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Indian Prime Minister Narendra Modi inaugurated an 11-km-long tunnel in Indian-Held Kashmir on Sunday. The estimated cost of the tunnel is around 37.2 Billion Indian rupees.

Speaking at the event, Modi said, “While on one hand, the youth in Kashmir were busy pelting stones; on the other, some youth were breaking stones to carve out this tunnel.” Modi made certain references to the unrest in the state that followed a security force raid, killing Hizbul Mujahideen commander, Burhan Wani last July. PM Modi said that fighting and atrocities have done nothing for Kashmir in the last four decades. He encouraged the youth to take part in recent developmental projects started in Kashmir by the Indian government.

Response of the Kashmiri Leaders

However, Kashmiri nationalist, responding to Modi’s speech, Yasin Malik, Jammu and Kashmir Liberation Front Chairman, said that roads and tunnels cannot make a nation change its course along the struggle for freedom.

”I would prefer incompetent poor independent rule over a competent and wealthy forcibly controlled nation.”
– Gandhi’s reply to the British

Yaseen Malik compared Kashmir’s freedom struggle with Hindu-Muslim independence movement against the British rule. He said that people who sided with the British during the Indian freedom struggle would never be able to understand the psyche of freedom lovers.

It was the British who developed the Indian railway system and irrigation canals that are still benefiting the entire South Asia. He went on to say that if the standards of Modi were to be applied, then the British should never have left India, and Gandhi, Nehru, Subash Chander Bose, Baghat Singh, and Moulana Azad would never have strived for the freedom of India.

Yaseen Malik used the same logic for Modi that Gandhi once used against the British when he was asked, how poor Indians will survive independently? Gandhi’s reply was very straightforward: ”I would prefer incompetent poor independent rule over a competent and wealthy forcibly controlled nation.”

Pellet Guns

Eighty people were reported dead and more than 10,000 left injured by the pellet guns.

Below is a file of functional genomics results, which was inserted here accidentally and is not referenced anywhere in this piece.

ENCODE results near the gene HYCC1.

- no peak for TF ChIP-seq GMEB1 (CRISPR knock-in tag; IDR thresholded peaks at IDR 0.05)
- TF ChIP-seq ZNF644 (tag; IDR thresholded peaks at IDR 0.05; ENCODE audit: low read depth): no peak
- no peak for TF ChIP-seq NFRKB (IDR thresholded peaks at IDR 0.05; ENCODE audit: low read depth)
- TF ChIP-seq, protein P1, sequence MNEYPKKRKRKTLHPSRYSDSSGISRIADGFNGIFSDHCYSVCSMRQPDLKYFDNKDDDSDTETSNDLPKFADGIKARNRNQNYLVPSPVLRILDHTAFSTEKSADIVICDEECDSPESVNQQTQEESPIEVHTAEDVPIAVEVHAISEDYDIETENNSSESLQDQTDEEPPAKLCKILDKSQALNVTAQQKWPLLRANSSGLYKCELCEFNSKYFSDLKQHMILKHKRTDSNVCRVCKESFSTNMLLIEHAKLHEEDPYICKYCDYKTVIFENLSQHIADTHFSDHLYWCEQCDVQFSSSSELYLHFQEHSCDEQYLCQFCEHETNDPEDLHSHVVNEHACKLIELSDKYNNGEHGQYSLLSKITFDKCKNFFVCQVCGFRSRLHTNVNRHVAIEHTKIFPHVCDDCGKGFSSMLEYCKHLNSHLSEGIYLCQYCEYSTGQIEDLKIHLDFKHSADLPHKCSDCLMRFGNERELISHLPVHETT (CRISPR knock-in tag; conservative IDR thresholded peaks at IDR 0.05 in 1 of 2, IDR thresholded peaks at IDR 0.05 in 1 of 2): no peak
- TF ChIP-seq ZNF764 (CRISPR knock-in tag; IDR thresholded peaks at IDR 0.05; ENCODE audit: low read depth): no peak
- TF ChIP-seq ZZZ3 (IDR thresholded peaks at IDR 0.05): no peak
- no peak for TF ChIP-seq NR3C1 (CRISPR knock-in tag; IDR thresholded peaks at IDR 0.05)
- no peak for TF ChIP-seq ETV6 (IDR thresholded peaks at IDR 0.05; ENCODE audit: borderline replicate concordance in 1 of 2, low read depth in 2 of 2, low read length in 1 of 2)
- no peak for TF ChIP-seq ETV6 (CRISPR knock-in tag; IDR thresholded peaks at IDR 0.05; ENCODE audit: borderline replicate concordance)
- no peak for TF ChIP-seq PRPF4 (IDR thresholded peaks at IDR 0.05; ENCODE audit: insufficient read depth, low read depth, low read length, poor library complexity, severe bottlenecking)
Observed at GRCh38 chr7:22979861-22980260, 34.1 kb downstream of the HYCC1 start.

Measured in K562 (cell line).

The year 2016 witnessed renewed protests in the Kashmir Valley. There was an outpouring of people – the young and the old, women, men and even children – on the streets of the Valley. The military, paramilitary, and police resorted to the use of pellet guns to control the protesters and disperse crowds, hundreds were killed and thousands injured. The police justified their use as necessary to counter the stones flung by protestors.

Read more: Barbarity with Modernity: India introduces new pellet guns for Kashmiris

Human Rights Violations

Pellet gun usage is a gross violation of human rights including the rights related to life, personal freedom, livelihood, and work, which are all severely curtailed.

The intentional use of pellets, despite the evidence of harm, amounts to torture. Even though India has not ratified the UN Convention against Torture, as a signatory to it, the usage of pellet guns in this fashion falls under the category of torture.

The International Covenant on Civil and Political Rights, in its Article 7, states, “No one shall be subjected to torture or to cruel, inhuman or degrading treatment, or punishment”. Accordingly, pellet gun usage is a gross violation of human rights, including the rights related to life, personal freedom, livelihood, and work, which are all severely curtailed. The continued use of pellet guns by the Indian government is, by no means, justifiable.

Read more: Kashmir: A crisis the world wants to ignore

Modi’s Offer to Kashmiri Youth: A Paradox

Narendra Modi, notorious for his anti-Muslim sentiments, authorized the use of pellet guns to curb peaceful Kashmiri demonstrators protesting over the killing of a young freedom fighter, Burhan Wani. This act of the PM caused an unfathomable damage furthering the furor among Kashmiri youth. Now Modi wants Kashmiri youth to give up their freedom struggle against the occupying forces.

India has long been trying to portray Kashmir’s freedom movement as ‘terrorism’. The Kashmiri youth, however, has not forgotten the sacrifices of their forefathers. Neridara Modi is wrong to believe that expensive development projects can bribe and distract Kashmiri youth, making them forget the hundreds and thousands of innocent killings, rapes, and atrocities committed by the occupying forces over the past 40 years.

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